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Perugia Turismo

Fratticiola Selvatica e Chiesa della Madonna delle Grazie

Fratticiola Selvatica is the farthest fraction of the Municipality territory, placed on a hill opening to a wide panorama. To the original name  “Fratta” or “Fratticiola” (little fragmented territory)  the adjective “wild” was added as it was surrounded by woods and therefore reached with difficulties.

The finding of a bronze clasp, probably of Etruscan origin (VII-VI Century B.C.) and today visible at the MANU - Museo Archeologico Nazionale dell'Umbria, can date the first settlements of the area back to the  VI Century B.C.

In 1216 the fortified castle of Fratticiola Selvatica was conquered and occupied by the troops from Gubbio, and afterwards reconquered by Perugia Municipality that improved both the measure of defense as well as of offence.

In 1390, within the struggle between the Vatican State and Perugia the castle was conquered and demolished by the commoners. In 1406, the walls were repaired by Perugia Municipality.

The parish church of the hamlet is San Pietro, really ancient and restored several times; the emblem of the Knights can be seen because it was given to their order with Pontifical Bull by Gregorio XIII in 1580.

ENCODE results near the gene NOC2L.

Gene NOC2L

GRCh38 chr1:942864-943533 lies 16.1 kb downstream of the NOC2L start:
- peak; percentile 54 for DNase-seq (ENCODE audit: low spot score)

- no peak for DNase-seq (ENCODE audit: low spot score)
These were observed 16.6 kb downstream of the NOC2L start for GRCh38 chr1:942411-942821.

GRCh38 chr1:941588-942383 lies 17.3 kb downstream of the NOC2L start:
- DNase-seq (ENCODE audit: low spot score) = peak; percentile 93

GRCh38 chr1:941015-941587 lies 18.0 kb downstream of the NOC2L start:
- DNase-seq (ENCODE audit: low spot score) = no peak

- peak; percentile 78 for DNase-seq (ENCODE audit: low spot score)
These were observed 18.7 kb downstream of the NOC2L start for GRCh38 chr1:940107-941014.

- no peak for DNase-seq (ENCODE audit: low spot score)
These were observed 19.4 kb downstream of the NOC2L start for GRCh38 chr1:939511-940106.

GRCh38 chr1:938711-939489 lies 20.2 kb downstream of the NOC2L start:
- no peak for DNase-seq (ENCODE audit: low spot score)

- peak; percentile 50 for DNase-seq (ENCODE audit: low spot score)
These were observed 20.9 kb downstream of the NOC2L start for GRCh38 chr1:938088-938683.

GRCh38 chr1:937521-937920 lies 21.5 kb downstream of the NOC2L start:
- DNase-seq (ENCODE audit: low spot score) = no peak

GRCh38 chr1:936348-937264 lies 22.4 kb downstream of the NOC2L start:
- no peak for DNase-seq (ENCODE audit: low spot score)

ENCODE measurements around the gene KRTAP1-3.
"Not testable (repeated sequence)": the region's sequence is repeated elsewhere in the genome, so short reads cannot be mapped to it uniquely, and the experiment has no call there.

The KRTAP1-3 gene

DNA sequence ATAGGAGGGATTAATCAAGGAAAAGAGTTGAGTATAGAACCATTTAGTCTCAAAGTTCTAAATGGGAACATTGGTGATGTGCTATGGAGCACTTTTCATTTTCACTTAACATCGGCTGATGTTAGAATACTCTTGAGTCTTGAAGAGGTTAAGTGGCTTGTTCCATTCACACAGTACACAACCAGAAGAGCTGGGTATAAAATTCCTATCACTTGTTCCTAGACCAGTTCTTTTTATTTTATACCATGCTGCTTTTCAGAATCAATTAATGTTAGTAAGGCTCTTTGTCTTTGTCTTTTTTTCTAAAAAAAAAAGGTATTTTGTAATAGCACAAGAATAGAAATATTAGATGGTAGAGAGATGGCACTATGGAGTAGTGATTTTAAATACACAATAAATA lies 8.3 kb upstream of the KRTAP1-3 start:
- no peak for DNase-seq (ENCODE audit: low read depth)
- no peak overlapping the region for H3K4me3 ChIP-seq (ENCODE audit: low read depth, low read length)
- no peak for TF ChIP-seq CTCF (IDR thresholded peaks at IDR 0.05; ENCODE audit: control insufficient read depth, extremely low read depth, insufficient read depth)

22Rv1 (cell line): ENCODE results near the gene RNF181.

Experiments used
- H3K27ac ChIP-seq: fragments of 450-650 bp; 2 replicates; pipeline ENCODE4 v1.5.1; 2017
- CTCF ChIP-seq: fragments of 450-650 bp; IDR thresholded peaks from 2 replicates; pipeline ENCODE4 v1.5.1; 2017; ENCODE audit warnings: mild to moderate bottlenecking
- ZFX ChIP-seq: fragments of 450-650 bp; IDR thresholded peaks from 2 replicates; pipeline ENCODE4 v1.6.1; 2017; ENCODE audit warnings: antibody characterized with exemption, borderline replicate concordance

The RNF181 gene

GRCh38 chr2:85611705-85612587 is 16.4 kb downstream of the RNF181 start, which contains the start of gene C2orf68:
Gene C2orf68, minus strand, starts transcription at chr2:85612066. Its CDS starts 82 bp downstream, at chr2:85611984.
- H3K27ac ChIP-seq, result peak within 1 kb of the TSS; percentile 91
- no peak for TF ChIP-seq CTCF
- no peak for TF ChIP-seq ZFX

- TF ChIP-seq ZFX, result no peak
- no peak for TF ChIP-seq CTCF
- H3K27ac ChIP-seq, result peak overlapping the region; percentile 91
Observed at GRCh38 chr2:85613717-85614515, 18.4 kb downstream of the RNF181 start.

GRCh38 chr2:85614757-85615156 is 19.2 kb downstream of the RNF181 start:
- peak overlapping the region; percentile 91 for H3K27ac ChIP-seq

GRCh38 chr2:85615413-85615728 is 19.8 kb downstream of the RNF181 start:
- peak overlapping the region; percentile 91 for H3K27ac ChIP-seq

Interesting the little Church Madonna delle Grazie, formerly a tabernacle sacred to the Holy Mary before the XIV Century, just outside the walls of the Castle. In the XIV Century it depended from the Badia di San Salvatore di Monte Acuto and, in 1578, passed under the power of the Templar knights of San Giustino

From 1332 to 1965, it suffered several reconstructions and modifications: the Façade presents two asymmetric sloping roofs. The Inside, with massive barrel vaults, is divided into two naves orthogonally placed conferring to it a strange L shape. The entrance, covered with a wooden structure, was originally a porch.

The Frescos in the apse and vaults dates back to the XIV and XV Centuries. Those on the left nave have been attributed to Fiorenzo di Lorenzo.  In the parish church of San Pietro a painting from the Madonna delle Grazie attributed to Fiorenzo di Lorenzo as well, having been here moved after the discovery under its former place of an antecedent fresco.

Perugia Capitale